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Anesthesiology. 2012 May;116(5):1116-23. doi: 10.1097/ALN.0b013e3182518be3.

Intracranial self-stimulation of the paraventricular nucleus of the hypothalamus: increased faciliation by morphine compared to cocaine.

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Department of Physiology and Pharmacology, Wake Forest University School of Medicine, Winston-Salem, North Carolina 27157, USA.



Neuropathic pain attenuates opioid facilitation of rewarding electrical stimulation of limbic dopaminergic pathways originating from the ventral tegmental area. Whether neuropathic pain alters opioid effects of other brain-reward systems is unknown.


Control and spinal nerve-ligated (SNL) rats had electrodes implanted into the paraventricular nucleus (PVN) of the hypothalamus or medial forebrain bundle. Control and SNL rats were trained to lever-press for intracranial self-stimulation (ICSS), and modulation by morphine or cocaine was assessed.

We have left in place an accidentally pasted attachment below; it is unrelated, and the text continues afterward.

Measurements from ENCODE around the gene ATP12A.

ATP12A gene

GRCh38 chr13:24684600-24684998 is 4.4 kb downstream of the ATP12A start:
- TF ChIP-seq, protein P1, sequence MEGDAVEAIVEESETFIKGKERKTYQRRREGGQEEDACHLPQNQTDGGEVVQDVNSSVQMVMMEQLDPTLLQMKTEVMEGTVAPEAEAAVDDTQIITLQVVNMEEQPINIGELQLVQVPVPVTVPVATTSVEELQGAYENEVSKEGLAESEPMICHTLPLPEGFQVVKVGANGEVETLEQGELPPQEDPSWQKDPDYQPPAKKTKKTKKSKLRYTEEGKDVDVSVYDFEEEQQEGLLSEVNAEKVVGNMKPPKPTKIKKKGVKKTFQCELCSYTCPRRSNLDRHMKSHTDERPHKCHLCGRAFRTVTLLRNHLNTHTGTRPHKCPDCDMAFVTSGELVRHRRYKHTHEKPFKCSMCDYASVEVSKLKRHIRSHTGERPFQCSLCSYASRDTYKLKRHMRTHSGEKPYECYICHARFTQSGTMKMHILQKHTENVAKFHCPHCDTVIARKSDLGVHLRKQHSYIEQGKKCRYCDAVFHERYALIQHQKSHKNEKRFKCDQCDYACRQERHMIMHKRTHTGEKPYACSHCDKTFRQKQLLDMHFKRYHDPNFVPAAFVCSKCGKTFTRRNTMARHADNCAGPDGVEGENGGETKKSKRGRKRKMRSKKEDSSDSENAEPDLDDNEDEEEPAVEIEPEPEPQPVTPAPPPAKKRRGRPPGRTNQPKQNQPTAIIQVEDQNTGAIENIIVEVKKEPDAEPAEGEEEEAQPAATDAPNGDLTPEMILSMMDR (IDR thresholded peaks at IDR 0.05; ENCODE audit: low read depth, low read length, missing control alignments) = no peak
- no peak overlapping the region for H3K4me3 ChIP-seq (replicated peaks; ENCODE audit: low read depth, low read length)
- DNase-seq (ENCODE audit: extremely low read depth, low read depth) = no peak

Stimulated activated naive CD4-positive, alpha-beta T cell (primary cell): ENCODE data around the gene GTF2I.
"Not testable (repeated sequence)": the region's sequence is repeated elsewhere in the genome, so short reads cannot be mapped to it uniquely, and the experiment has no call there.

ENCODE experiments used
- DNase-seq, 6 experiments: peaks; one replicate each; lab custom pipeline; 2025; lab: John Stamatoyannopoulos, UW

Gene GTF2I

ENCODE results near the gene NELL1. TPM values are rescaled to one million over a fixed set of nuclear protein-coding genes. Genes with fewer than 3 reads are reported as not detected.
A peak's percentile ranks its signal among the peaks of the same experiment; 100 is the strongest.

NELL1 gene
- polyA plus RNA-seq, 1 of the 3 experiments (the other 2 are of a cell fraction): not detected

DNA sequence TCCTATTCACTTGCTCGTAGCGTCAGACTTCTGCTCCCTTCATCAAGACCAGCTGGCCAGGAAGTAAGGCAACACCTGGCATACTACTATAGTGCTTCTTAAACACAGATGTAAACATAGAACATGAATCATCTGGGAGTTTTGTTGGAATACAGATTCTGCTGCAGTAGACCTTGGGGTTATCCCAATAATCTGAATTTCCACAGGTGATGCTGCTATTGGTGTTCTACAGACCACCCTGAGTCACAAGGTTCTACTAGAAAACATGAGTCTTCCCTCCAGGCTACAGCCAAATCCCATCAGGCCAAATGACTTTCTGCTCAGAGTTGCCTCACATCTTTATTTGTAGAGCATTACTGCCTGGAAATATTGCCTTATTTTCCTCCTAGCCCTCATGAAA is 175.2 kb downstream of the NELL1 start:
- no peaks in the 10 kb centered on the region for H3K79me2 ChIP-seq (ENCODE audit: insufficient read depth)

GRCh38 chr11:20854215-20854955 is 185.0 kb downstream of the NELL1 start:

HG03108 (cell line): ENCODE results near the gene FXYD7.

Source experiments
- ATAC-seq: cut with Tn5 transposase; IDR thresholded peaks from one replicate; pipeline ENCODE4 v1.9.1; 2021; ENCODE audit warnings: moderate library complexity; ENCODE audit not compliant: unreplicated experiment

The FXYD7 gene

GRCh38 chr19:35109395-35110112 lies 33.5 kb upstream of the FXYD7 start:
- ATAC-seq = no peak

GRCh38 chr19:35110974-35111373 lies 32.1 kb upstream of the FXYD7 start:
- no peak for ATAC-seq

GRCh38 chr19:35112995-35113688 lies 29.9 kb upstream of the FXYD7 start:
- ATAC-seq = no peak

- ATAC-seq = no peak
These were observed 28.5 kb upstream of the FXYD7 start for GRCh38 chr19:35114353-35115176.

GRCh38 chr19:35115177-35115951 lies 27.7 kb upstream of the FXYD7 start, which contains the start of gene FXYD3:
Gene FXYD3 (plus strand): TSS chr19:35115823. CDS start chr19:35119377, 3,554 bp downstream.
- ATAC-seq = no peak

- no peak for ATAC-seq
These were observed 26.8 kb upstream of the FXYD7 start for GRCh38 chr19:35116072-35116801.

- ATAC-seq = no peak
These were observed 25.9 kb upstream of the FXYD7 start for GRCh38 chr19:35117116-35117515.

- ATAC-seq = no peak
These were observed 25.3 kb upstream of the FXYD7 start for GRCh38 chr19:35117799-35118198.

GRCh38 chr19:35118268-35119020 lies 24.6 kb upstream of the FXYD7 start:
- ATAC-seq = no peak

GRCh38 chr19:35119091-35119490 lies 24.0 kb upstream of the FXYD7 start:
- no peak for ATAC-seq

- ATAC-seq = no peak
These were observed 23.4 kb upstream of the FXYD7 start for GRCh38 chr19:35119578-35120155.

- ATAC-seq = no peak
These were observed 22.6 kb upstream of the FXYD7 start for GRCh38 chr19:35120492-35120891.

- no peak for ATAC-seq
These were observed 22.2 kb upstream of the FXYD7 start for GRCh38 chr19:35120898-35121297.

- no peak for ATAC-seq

Control and SNL rats lever-pressed for stimulation of the PVN and medial forebrain bundle. Morphine produced greater reductions in the frequency at which rats emitted 50% of maximal responding for PVN ICSS (maximal effect 24.67 ± 4.60 [mean ± SEM] and 24.11 ± 5.96 in SNL [n = 6] and control [n = 8] rats, respectively, compared with medial forebrain bundle ICSS (12.38 ± 6.77 [n = 8] and 12.69 ± 1.55 [n = 7]). In contrast, cocaine was less efficacious in potentiating PVN ICSS (maximal effect 11.76 ± 2.86 and 12.38 ± 4.01 in SNL [n = 12] and control [n = 8] rats, respectively) compared with medial forebrain bundle ICSS (30.58 ± 3.40 [n = 9] and 27.55 ± 4.51 [n = 7]).


PVN ICSS is facilitated to a greater extent by morphine than cocaine, and the effects of each drug on this behavior are unaltered after spinal nerve ligation. These effects contrast those observed with direct stimulation of limbic dopamine pathways, suggesting that the PVN may have a greater role in the reinforcing effects of opioids than classic limbic regions, particularly in the presence of chronic pain.

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